Creative economy of tomorrow - GulfToday

Creative economy of tomorrow


Representational image.

It was in 2019 that the United Nations, unaware of the impending COVID-19 pandemic, had designated 2021 as the Year of Creative Economy for Sustainable Development. The idea was mooted by a group of countries including Australia, China, India, Indonesia, Mongolia , Philippines and Thailand. This was to be implemented by the United Nations Conference on Trade and Development (UNCTAD) and the United Nations Educational, Scientific and Cultural Organisation (UNESCO).

According to UNESCO, the culture and creative industries, which include media and entertainment, as well as preservation of cultural heritage and encouragement of tourism is worth US$2,250 billion, and it is capable of generating 30 million jobs and contribute 10 per cent of the global GDP. In a world, which has been crippled by COVID-19, it might look unrealistic to expect that culture industry can help revive the economy and create jobs.

Anecdotal evidence suggests that during the extended periods of lockdown, consumption of entertainment has increased considerably and digital platforms like Netflix, Amazon Prime, Disney. But entertainment is only a segment of the culture industry. Information of all kinds, including that provided by media is an important aspect. At a time when people and communities and countries seem to have been cut off from each other, however monetarily, the connect is sustained through digital networks. The other important aspect of the culture industry is education at all levels. The educational field could become a large employer in terms of teachers and administrative staff of schools, colleges, and universities and the digital networks connected with them.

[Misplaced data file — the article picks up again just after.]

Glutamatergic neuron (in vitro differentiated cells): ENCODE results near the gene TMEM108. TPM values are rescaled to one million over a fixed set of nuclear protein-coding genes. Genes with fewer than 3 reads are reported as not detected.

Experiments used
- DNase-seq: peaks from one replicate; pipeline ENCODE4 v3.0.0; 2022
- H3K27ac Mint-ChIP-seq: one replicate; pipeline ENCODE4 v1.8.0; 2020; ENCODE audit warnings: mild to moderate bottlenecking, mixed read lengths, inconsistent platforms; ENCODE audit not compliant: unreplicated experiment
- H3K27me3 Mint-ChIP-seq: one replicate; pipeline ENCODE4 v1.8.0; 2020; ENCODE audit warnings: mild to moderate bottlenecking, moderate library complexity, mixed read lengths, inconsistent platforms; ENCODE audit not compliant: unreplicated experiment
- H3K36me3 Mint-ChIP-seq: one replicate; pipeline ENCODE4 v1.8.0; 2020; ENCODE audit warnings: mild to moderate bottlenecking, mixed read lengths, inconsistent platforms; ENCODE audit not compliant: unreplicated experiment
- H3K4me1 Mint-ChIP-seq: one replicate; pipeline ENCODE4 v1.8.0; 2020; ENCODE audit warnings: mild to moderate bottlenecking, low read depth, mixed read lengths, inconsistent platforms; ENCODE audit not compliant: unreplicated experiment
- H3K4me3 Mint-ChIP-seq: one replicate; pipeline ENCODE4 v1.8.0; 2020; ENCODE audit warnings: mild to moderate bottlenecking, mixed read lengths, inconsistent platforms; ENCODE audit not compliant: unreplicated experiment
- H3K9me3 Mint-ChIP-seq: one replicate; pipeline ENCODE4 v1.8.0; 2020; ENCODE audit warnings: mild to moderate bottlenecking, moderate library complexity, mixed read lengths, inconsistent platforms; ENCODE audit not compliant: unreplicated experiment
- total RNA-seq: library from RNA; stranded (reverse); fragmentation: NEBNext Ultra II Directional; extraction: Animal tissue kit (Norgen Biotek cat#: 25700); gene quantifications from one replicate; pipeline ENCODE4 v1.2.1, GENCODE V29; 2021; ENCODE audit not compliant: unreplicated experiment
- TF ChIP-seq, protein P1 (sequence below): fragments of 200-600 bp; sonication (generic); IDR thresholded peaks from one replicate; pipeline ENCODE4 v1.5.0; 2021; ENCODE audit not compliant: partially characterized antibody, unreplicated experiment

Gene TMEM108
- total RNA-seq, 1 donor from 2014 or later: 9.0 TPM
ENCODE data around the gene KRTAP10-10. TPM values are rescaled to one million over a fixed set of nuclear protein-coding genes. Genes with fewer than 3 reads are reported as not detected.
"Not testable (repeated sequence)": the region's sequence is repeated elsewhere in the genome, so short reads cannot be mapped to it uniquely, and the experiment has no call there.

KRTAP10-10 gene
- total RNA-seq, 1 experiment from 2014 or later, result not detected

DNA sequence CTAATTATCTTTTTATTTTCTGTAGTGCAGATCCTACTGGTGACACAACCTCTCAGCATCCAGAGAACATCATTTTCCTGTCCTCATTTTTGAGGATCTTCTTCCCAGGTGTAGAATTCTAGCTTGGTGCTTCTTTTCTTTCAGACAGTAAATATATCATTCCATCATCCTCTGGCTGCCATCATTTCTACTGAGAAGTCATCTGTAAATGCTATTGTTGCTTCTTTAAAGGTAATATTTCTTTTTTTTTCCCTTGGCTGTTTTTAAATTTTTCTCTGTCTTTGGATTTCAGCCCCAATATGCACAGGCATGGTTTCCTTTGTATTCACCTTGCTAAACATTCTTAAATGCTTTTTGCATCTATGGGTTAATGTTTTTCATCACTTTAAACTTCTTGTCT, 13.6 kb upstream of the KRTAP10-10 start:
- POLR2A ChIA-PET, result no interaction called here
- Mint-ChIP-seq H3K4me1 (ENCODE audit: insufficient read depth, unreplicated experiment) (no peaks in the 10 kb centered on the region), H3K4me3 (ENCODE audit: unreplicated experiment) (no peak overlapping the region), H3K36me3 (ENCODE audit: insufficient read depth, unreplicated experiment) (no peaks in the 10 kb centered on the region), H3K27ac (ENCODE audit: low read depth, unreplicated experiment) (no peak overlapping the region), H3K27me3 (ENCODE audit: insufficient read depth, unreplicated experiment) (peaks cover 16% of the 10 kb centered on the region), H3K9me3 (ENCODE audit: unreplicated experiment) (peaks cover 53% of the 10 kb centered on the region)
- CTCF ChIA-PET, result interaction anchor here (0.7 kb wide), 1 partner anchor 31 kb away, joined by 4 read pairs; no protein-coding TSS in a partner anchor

The potential is quite huge. In the old scheme of things, education was seen as a way of turning out skilled workforce. In the new order, education can be seen as a value-enhancing process, where in students and future citizens are trained to understand and appreciate and preserve the rich inheritance, physical and historical, of the humankind. Information attains a new edge where it becomes a means of living a qualitative life rather than as a mere means of earning a livelihood.

It is reckoned that countries like United Arab Emirates, Saudi Arabia and Egypt are making huge investment in the cultural sector, which includes preservation of human heritage in creative ways apart from preserving natural landscapes. It has become clear that as Artificial Intelligence (AI) is going to dominate the future of manufacturing where factory floors will be populated by robots, a phenomenon that has become quite a norm in advanced industrial economies like Japan.

The best way then of redeploying the work force would be the culture sector.

There have been many doomsayers who have predicted that media and entertainment as we know them at present would not be the same in a post-COVID-19 world. It is indeed the case but it is not the end of the road as much as the opening of fresh avenues. And it is not necessary that the vast culture industry would only create passive consumers like those watching programmes either on the laptop or on the mobile phone.

The interactive mode will become more dominant, and this would change the manner education is imparted or culture is appreciated. The university debate and classical music concert might come through a digital stream, but it will be of a better quality where a larger number of people would have access to it. It would have been the case that as technology changes, the quality of life will improve. This could only mean that access to culture, a 19th century English literary critic Matthew Arnold has described as the ‘best that has been though t and said’, is to connect with the best that we have inherited from the past, and the best that we leave behind for the future.

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